Tag Archives: inspiration

Profile Phriday: Jonah Nigh, Part 2

Jonah NIgh“You have to determine what success looks like for you.”

For today’s Profile Phriday we’re continuing the conversation with Jonah Nigh – if you missed last week, you can find his blog post about his undergraduate years in a liberal arts school, and how that education was a benefit as he transitioned out of singing. As you can guess, I had more questions for him, and he was both warm and generous in his answers. Here’s his story.

Jonah, you started as a voice major at Lawrence University. Grad school?

Grad school at New England Conservatory.

In your article you talk about the vocal incident that precipitated your transition out of singing. It must’ve been really difficult. Did you make the choice to opt out, or was the medical diagnosis severe enough to make the decision for you?

My come-to-Jesus moment happened during a follow-up appointment at the Massachusetts Eye and Ear Infirmary. I had had the surgery, had done the vocal therapy, and went in for a check-in. They said that I was healed, but I told the doctor that I just couldn’t get my voice to move the way it did prior to the surgery. He looked at me and said “I don’t know what to say.” The fact that, from a medical perspective I was healed, but that I had lost so much functionality made me realize that the pursuit of an opera career was not viable. I will say that the doctors said that my injury was most likely a genetic issue, so I felt better knowing that I didn’t do this damage to myself through misused technique. But, they also said the issue was likely to reoccur, and I knew I couldn’t go through the surgery again. But it was still a huge struggle – and I questioned whether or not I wanted to stay in the arts at all.

Why?

Well, because it felt like I had failed, and it was embarrassing. I didn’t want to continue to work in concert coordination, when my friends and peers were performing and I couldn’t. Prior to this I hadn’t really needed to draw a line between who I was and what I did –. So I gave myself some time away from the performing arts, and went to San Francisco. I enrolled in sommelier training.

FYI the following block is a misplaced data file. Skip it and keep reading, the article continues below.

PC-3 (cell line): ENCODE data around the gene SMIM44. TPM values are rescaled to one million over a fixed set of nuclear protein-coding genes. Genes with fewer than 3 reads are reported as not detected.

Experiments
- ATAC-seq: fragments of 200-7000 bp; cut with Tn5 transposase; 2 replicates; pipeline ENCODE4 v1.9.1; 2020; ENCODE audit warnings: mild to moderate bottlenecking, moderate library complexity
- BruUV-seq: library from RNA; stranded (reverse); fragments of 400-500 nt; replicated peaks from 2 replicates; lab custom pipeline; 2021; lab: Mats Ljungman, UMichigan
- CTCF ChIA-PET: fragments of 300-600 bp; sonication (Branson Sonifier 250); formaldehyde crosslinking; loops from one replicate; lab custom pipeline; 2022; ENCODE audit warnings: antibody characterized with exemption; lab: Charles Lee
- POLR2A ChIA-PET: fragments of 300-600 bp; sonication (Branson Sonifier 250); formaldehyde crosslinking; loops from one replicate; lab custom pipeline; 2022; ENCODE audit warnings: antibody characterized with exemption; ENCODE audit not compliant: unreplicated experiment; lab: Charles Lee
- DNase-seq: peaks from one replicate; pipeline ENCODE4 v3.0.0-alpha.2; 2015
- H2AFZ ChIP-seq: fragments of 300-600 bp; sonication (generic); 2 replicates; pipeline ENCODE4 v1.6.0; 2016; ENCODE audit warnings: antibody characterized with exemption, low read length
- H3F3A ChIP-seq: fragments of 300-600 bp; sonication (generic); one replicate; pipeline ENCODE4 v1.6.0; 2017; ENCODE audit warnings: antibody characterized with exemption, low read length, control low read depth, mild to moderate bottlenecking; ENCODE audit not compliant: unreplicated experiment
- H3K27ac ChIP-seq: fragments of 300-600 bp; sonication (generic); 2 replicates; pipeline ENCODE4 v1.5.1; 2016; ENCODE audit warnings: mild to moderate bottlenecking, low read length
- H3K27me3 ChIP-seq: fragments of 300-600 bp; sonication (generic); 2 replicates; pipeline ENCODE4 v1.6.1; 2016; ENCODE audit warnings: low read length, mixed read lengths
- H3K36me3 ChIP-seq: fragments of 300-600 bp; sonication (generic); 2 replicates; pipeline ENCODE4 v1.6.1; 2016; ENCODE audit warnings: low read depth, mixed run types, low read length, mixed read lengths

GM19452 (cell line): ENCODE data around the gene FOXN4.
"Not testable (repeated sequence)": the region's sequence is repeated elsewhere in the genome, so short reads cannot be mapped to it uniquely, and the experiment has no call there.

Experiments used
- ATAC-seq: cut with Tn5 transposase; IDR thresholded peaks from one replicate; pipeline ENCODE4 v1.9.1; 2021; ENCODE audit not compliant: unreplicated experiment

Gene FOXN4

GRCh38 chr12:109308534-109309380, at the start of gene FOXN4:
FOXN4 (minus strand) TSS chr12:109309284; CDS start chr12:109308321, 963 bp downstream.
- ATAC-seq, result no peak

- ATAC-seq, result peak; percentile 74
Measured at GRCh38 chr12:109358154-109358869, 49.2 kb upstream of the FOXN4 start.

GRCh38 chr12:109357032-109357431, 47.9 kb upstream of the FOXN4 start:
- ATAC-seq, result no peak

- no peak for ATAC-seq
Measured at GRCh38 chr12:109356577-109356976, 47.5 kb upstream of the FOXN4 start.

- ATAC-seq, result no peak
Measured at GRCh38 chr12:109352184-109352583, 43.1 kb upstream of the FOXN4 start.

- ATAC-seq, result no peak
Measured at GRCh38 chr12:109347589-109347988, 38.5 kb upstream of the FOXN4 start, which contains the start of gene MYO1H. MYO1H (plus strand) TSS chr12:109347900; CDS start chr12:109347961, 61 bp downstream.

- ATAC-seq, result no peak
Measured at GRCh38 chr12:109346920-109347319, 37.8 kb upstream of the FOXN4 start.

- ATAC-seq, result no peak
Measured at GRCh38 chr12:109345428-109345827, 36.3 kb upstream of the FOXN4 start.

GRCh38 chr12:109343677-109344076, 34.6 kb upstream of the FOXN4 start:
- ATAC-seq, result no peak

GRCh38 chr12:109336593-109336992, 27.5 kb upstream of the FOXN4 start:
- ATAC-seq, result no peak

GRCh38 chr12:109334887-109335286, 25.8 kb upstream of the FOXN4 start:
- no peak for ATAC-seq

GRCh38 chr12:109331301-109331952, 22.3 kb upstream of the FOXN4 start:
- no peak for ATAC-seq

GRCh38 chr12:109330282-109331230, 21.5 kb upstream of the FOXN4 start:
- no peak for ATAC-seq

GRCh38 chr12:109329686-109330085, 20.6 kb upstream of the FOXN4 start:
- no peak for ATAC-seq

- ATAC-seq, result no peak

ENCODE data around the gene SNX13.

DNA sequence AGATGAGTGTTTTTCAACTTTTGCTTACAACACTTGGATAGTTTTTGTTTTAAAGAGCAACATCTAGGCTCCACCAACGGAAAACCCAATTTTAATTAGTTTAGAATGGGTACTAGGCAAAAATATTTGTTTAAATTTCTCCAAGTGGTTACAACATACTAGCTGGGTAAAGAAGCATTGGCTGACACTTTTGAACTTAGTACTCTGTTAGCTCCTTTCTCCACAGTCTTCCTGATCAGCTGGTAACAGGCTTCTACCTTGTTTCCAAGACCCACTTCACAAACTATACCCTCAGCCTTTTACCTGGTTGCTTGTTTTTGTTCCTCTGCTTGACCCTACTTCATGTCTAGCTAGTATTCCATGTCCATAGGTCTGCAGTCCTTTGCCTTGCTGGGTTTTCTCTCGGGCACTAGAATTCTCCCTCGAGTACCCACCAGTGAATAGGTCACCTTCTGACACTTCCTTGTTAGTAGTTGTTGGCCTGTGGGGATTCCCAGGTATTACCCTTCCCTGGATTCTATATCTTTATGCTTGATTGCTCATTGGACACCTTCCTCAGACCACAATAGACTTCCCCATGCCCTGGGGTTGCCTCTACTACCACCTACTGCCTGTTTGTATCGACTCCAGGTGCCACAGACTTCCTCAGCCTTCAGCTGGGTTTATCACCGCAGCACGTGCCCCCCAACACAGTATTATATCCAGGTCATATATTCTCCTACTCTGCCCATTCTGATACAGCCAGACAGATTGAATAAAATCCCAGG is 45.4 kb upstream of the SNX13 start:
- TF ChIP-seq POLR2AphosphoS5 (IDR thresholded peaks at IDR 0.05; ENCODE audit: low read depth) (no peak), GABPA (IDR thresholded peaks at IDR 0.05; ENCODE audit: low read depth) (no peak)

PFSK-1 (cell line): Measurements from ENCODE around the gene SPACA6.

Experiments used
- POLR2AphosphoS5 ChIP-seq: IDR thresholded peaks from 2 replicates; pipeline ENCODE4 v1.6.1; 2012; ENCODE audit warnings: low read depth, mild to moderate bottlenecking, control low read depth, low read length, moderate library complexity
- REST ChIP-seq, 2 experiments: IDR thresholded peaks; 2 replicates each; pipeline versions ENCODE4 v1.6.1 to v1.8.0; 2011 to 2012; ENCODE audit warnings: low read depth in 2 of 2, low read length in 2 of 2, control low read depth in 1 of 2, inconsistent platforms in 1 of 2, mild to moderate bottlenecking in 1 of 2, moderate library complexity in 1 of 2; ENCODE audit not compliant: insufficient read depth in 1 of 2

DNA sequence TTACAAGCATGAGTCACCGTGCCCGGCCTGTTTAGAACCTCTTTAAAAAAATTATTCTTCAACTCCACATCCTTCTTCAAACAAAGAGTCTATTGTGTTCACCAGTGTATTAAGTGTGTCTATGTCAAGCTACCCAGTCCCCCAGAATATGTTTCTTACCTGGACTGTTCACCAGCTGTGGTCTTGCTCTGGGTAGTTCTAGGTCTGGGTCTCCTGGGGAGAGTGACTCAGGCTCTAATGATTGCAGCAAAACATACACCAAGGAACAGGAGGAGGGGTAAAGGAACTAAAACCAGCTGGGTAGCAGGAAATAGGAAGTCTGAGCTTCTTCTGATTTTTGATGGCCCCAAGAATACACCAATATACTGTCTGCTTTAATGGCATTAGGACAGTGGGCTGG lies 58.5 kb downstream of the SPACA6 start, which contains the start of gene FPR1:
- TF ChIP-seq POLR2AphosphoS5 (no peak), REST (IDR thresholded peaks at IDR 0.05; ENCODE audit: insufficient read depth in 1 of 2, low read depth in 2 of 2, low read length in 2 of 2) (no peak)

That’s been a dream of mine for quite some time! But you’re not working as a sommelier now…

Correct – I am not. (I’m the Major Gifts Officer for the Graduate School of Journalism at Columbia University – more on that later.) I enjoyed studying and learning about wine, working for hotels, etc., but I had another one of those CTJ moments at an industry conference. Most of the other attendees were in the food and/or restaurant business, and they spoke about wine with a passion. I recognized that passion – it was the same that I felt when I spoke about music – but I didn’t share it. I realized that these weren’t my people.

Where did you find those people?

First, I moved to New York and took a job as a booking agent which I did not enjoy very much for a lot of reasons. In the meantime I was grant writing on the side to make extra money. I started getting more involved in fundraising at Opera America, and at the time I was considering working towards being a General Manager for an opera company, and many search committees look for people with that experience, for obvious reasons. It was a means to an end, and I never thought of it as a career unto itself. Most of my experience, up until I took my current position, was operatically or musically focused. My move to the Journalism School has been a big change – they approach fundraising in a very different way than the arts world. (Necessarily so – the project I’m working on is centered specifically on New York government accountability.)

Have you found that any of your skills from your training transfer over to your work in development?